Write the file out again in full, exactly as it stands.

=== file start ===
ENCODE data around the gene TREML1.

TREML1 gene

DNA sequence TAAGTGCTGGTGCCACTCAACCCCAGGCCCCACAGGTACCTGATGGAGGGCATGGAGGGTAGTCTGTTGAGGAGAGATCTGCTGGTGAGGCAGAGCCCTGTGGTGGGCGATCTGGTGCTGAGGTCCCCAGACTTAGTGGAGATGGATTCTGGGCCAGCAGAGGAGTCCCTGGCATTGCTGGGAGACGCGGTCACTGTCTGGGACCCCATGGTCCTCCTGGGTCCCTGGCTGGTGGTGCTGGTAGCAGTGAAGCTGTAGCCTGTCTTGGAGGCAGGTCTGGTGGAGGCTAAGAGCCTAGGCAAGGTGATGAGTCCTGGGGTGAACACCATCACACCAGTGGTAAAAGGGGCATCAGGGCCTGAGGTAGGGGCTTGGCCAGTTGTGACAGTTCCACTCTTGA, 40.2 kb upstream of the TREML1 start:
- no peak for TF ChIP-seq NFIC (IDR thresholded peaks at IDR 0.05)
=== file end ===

ENCODE data around the gene TREML1.

TREML1 gene

DNA sequence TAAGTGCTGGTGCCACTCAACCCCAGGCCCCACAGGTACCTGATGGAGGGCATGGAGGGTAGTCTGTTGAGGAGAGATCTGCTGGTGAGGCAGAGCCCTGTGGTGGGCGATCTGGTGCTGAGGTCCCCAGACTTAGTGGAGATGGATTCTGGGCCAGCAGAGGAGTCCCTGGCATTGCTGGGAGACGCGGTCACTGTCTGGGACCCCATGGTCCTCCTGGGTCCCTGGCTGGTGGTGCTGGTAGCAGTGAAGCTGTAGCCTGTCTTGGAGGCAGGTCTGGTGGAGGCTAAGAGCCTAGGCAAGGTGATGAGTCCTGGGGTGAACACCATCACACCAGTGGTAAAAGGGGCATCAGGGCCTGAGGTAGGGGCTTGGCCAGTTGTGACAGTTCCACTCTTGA, 40.2 kb upstream of the TREML1 start:
- no peak for TF ChIP-seq NFIC (IDR thresholded peaks at IDR 0.05)